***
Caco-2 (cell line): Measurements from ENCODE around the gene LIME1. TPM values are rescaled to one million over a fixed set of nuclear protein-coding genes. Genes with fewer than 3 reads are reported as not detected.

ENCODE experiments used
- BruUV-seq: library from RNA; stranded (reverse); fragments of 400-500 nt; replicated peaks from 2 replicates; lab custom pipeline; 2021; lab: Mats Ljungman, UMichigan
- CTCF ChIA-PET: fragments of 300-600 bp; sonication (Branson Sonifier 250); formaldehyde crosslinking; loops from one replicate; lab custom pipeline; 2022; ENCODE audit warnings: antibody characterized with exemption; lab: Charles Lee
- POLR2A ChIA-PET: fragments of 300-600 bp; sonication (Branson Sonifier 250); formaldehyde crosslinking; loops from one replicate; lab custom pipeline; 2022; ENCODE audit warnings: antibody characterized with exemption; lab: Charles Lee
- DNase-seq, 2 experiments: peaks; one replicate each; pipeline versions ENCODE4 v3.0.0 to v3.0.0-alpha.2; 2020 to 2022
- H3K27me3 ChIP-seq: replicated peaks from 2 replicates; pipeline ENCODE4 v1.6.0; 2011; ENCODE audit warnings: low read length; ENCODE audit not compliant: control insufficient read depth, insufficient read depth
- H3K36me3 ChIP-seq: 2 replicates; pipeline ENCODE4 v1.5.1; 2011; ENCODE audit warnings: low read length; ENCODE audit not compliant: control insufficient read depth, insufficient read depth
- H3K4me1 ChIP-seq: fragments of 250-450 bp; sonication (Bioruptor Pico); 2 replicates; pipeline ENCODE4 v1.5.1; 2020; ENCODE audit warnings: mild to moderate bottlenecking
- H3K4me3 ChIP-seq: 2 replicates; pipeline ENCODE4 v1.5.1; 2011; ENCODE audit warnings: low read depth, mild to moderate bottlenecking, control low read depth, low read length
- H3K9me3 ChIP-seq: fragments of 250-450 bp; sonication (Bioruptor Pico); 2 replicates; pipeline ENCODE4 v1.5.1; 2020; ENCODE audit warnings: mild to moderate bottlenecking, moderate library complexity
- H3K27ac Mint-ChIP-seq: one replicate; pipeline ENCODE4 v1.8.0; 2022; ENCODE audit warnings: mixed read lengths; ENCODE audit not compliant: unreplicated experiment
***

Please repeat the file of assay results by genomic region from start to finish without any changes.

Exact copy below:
Caco-2 (cell line): Measurements from ENCODE around the gene LIME1. TPM values are rescaled to one million over a fixed set of nuclear protein-coding genes. Genes with fewer than 3 reads are reported as not detected.

ENCODE experiments used
- BruUV-seq: library from RNA; stranded (reverse); fragments of 400-500 nt; replicated peaks from 2 replicates; lab custom pipeline; 2021; lab: Mats Ljungman, UMichigan
- CTCF ChIA-PET: fragments of 300-600 bp; sonication (Branson Sonifier 250); formaldehyde crosslinking; loops from one replicate; lab custom pipeline; 2022; ENCODE audit warnings: antibody characterized with exemption; lab: Charles Lee
- POLR2A ChIA-PET: fragments of 300-600 bp; sonication (Branson Sonifier 250); formaldehyde crosslinking; loops from one replicate; lab custom pipeline; 2022; ENCODE audit warnings: antibody characterized with exemption; lab: Charles Lee
- DNase-seq, 2 experiments: peaks; one replicate each; pipeline versions ENCODE4 v3.0.0 to v3.0.0-alpha.2; 2020 to 2022
- H3K27me3 ChIP-seq: replicated peaks from 2 replicates; pipeline ENCODE4 v1.6.0; 2011; ENCODE audit warnings: low read length; ENCODE audit not compliant: control insufficient read depth, insufficient read depth
- H3K36me3 ChIP-seq: 2 replicates; pipeline ENCODE4 v1.5.1; 2011; ENCODE audit warnings: low read length; ENCODE audit not compliant: control insufficient read depth, insufficient read depth
- H3K4me1 ChIP-seq: fragments of 250-450 bp; sonication (Bioruptor Pico); 2 replicates; pipeline ENCODE4 v1.5.1; 2020; ENCODE audit warnings: mild to moderate bottlenecking
- H3K4me3 ChIP-seq: 2 replicates; pipeline ENCODE4 v1.5.1; 2011; ENCODE audit warnings: low read depth, mild to moderate bottlenecking, control low read depth, low read length
- H3K9me3 ChIP-seq: fragments of 250-450 bp; sonication (Bioruptor Pico); 2 replicates; pipeline ENCODE4 v1.5.1; 2020; ENCODE audit warnings: mild to moderate bottlenecking, moderate library complexity
- H3K27ac Mint-ChIP-seq: one replicate; pipeline ENCODE4 v1.8.0; 2022; ENCODE audit warnings: mixed read lengths; ENCODE audit not compliant: unreplicated experiment